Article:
Friday, October 02, 2020

A Call to Spy: The Brave Women of Churchill’s SOE

One out of every three British SOE agents smuggled into France was killed by Germans or their Vichy collaborators. To reward them for their service, newly elected Labour PM Clement Atlee sacked the entire agency 48 hours after taking office. Women agents faired just about the same. 13 of Vera Atkins’ 39 “special recruits” never returned from occupied France either. Yet, their service and sacrifices were quite remarkable. The true stories of Atkins and her two most celebrated agents, Virginia Hall and Noor Inayat Khan are told in Lydia Dean Pilcher’s A Call to Spy, which opens today in select theaters and on VOD.

Clandestine warfare was going badly for Britain, like everything else during the early stages of WWII. It was the job of Col. Maurice Buckmaster and his civilian colleague, Vera Atkins, to change that. They were in charge of training and strategy for the Special Operations Executive (SOE). Despite Atkins’ protests, they initially only recruited men, but their hidebound superiors relented as SOE casualties mounted. As a Romanian immigrant of Jewish descent, the war was particularly personal for Atkins, but it also made her a figure of suspicion for many of her less enlightened colleagues.

Hall and Khan had one advantage. Neither of them fit the profile of a likely spy. Hall was an American, who relied on a prosthetic leg. Khan was born in Russia to an Indian Muslim father, who was revered teacher of Sufism (which actually meant they were quite moderate and tolerant). Hall proved to be a gifted organizer, who built an extensive network throughout Vichy, whereas Khan had what was considered the most dangerous assignment in France. She was one of several “wireless” operators, who were constantly tracked and triangulated by the Gestapo—and also rather conspicuous, since they were tethered to their bulky radios.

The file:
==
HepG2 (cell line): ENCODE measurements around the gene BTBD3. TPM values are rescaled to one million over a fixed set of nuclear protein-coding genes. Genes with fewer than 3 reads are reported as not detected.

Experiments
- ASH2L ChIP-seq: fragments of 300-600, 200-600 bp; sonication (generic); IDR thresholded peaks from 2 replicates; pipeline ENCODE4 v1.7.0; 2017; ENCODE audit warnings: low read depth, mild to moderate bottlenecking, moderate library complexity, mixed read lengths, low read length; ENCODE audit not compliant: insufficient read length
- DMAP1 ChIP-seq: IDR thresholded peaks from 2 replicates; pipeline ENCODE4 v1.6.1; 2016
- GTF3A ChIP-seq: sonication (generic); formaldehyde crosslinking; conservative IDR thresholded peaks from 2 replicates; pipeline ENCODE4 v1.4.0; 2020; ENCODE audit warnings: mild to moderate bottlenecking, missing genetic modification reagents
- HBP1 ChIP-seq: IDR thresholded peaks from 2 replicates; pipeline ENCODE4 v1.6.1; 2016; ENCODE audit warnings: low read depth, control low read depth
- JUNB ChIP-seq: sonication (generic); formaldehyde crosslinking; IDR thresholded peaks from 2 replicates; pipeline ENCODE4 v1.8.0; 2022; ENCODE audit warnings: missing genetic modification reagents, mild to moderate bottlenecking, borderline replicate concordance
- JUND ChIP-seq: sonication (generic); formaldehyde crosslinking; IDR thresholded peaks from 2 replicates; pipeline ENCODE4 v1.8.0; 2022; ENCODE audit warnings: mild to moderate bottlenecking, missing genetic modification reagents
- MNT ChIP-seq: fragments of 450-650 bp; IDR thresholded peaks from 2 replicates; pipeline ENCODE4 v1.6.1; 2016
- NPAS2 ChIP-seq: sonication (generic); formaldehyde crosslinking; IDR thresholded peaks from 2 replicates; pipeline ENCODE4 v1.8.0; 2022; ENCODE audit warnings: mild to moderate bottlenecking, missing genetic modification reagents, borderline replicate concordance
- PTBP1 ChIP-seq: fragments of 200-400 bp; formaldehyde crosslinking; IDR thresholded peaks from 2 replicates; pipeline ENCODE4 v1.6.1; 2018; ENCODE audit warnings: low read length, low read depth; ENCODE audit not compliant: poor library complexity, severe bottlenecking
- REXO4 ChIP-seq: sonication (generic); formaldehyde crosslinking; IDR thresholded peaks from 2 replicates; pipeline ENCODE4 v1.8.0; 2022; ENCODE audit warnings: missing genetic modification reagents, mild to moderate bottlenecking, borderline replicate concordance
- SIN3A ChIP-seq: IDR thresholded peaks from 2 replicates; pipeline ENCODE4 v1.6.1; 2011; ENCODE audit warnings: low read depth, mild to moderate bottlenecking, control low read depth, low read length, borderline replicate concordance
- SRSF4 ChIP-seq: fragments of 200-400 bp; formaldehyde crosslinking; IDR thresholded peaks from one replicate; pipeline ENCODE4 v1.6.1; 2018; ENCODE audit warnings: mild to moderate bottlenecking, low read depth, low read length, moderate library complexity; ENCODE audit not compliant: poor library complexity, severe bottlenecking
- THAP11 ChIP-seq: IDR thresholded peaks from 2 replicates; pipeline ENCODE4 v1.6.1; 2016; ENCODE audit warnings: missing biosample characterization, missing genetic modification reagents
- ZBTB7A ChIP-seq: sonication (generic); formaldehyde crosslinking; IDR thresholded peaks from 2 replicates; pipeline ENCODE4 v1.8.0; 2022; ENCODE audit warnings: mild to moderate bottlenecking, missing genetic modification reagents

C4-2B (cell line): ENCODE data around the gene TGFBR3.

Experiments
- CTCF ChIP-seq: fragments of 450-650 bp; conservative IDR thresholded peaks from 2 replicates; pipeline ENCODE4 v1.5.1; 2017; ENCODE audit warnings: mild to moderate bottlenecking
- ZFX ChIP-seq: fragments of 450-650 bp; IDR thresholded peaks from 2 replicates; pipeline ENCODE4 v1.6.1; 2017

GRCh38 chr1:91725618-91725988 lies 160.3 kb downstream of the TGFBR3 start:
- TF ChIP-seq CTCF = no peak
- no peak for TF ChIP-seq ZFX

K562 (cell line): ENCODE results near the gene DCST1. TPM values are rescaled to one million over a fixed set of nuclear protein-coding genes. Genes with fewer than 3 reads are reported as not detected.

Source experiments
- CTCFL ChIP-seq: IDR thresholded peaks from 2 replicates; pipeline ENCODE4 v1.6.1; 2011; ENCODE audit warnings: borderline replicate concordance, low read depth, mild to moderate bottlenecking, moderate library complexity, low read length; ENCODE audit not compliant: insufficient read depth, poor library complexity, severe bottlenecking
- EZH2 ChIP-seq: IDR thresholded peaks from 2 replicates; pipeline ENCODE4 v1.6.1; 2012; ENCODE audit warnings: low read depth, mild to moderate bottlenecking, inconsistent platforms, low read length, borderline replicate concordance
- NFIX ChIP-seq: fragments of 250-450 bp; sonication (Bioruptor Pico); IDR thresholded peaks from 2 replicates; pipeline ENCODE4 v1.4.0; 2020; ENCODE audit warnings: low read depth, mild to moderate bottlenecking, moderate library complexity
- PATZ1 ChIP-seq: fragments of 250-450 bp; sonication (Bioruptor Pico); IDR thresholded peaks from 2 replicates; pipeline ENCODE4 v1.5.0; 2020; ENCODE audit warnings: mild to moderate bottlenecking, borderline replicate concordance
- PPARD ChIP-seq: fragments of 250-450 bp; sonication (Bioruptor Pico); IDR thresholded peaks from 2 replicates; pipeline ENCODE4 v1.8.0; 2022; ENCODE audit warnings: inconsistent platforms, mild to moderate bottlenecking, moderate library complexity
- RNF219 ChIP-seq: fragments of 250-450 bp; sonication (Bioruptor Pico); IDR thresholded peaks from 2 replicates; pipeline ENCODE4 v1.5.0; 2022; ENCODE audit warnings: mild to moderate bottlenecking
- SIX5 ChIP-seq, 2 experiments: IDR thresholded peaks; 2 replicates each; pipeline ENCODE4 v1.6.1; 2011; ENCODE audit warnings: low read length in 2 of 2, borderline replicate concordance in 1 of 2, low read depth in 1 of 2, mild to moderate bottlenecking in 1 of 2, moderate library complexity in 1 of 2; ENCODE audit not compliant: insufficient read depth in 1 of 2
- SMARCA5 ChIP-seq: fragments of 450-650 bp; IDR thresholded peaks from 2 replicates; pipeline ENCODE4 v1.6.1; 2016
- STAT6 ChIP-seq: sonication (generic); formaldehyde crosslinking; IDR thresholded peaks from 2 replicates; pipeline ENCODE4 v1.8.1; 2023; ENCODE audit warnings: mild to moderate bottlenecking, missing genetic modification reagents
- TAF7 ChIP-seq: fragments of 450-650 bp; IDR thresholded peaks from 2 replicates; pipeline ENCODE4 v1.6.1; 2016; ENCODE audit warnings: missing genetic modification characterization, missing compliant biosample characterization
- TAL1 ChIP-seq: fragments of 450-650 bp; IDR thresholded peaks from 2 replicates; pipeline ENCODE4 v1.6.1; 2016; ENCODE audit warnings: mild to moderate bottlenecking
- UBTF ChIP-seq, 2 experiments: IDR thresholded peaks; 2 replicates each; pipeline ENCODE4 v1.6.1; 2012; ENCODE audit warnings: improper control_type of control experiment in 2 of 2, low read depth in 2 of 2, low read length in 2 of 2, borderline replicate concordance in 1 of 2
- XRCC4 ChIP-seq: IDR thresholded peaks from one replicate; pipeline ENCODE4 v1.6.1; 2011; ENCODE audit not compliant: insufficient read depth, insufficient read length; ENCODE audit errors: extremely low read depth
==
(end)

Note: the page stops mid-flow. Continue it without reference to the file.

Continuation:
If Noor Khan sounds familiar, perhaps you saw the PBS profile,
An Enemy of the Reich, which aired six years ago. She was definitely a heroic woman, but there is more to Hall’s exploits, for unfortunate reasons you should be able to guess. In fact, it is truly criminal Hall is not widely celebrated in our history books. After the SOE extracted her from France, she returned with the American OSS and then served with Central Intelligence during the Cold War—so remember her service next time a Hollywood film denigrates the CIA.

Screenwriter Sarah Megan Thomas is terrific as Hall, portraying her with the sort of resolute steeliness to rouse our spirits and sufficient vulnerability to be credible. She and Rossif Sutherland (playing her early contact, Dr. Chevain) also display the right hinted-at chemistry that they cannot pursue, given the dire circumstances. The expressive Radhika Apte is often utterly devastating as Khan, even though she is largely stuck playing the martyr role. Likewise, Laila Robbins has some fine moments as Khan’s American mother, Pirani. Yet, Stana Katic’s smart, professional, but duly conflicted portrayal of Atkins is the glue that holds it all together.

Pilcher nicely conveys the oppressive atmosphere of occupied France and steadily builds the paranoid tension. We definitely feel Hall or Khan could be betrayed at any moment because they could have been—and sometimes were. This is a very compelling film that reminds us of all the sacrifices intelligence agents have made for our country (and our UK ally). Very highly recommended,
A Call to Spy opens today (10/2), to some degree in theaters, but still largely VOD.